Professor Valerie O’Donnell
Director, Division of Infection and Immunity, Cardiff
University; Co-Director of Systems Immunity Research Institute
Enzymatically-oxidized phospholipids (eoxPL) are generated through regulated processes, by attaching eicosanoids or prostaglandins to phospholipids (PL) in immune cells, following acute agonist activation. These lipids comprise structurally diverse families of biomolecules, and it is becoming increasingly clear that they possess significant immunoregulatory roles in both health and disease. The idea that oxidized PL (oxPL) can form via enzymatic pathways and signal biologically in their own right has only recently been realized. eoxPL form through the co-ordinated actions of cellular lipoxygenases, cyclooxygenases, and Land’s cycle enzymes. They display emerging roles in cellular events that include ferroptosis, apoptosis and blood clotting, and diseases such as arthritis, diabetes and cardiovascular disease. In our lab, we used several mass spectrometry approaches (precursor scanning, untargeted) to map eoxPL in human blood cells, including platelets, neutrophils and monocytes, both in isolation and during formation of a static clot. Platelets generate over 100 molecular species on thrombin activation, and mice that lack the ability to generate these show a consumptive coagulopathy and are protected against atherosclerosis and aortic aneurysm. Our recent studies have characterized the biophysical mechanisms by which eoxPL promote blood clotting, and in this talk, our recent stucies on their role(s) in vascular inflammation and hemostasis will be presented.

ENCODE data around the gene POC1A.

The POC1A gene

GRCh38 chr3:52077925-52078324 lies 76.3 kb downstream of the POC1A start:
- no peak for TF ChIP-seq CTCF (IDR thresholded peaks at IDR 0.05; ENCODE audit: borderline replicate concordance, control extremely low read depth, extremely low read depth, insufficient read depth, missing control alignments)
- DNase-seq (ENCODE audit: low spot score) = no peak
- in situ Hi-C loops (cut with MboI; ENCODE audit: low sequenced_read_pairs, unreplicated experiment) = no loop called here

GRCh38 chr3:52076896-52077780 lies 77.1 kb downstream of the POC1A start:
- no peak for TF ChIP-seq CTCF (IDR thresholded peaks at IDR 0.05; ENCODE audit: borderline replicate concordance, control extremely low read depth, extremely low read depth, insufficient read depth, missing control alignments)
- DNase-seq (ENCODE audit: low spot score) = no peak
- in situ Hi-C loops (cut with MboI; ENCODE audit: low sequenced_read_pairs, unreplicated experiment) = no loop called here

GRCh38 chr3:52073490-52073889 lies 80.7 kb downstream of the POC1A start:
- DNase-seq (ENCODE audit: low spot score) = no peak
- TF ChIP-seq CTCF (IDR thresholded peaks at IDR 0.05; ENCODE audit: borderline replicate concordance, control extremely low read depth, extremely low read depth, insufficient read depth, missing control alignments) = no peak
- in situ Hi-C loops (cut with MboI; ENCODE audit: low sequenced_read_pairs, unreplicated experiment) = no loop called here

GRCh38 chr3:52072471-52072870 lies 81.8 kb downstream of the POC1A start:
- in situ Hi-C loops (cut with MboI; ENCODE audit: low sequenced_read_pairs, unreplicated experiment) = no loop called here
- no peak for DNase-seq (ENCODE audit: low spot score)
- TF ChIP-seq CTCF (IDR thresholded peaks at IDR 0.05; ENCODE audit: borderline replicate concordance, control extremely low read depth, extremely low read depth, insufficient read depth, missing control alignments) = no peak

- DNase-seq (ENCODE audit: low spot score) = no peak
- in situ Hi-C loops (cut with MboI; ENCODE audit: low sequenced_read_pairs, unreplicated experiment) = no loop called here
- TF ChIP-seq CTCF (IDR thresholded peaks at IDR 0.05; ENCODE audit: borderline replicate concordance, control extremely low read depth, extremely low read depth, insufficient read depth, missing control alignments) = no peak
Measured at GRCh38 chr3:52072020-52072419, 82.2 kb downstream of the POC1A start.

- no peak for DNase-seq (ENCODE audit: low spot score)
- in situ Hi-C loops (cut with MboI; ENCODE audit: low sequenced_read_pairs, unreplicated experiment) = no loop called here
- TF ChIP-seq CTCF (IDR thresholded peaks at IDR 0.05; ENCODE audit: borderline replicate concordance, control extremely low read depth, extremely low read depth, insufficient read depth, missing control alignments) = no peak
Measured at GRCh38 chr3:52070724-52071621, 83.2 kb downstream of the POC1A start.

Valerie O’Donnell is Director of Division of Infection and Immunity at Cardiff University, and Co-Director of Systems Immunity Research Institute which she co-founded in 2016. She is Strategic Management lead of the LIPID MAPS Gateway (www.lipidmaps.org), a Wellcome Trust funded bioresource jointly led with UCSD and Babraham, and with over 1M users annually. She is an ERC Advanced Investigator and lipid biochemist whose research is focused on using mass spectrometry for discovery and characterization of new lipid mediators of inflammation. For the last 10 yrs she has studied how specialized lipids generated by circulating vascular cells regulate inflammation, wound healing and thrombosis, with a particular focus on around 150 molecular species of lipids termed enzymatically-oxidized phospholipids (eoxPL). These were discovered, characterized and chemically synthesized in her group, and then analyzed in vitro and in vivo in human clinical samples and mouse models, for their biological and pathophysiological actions.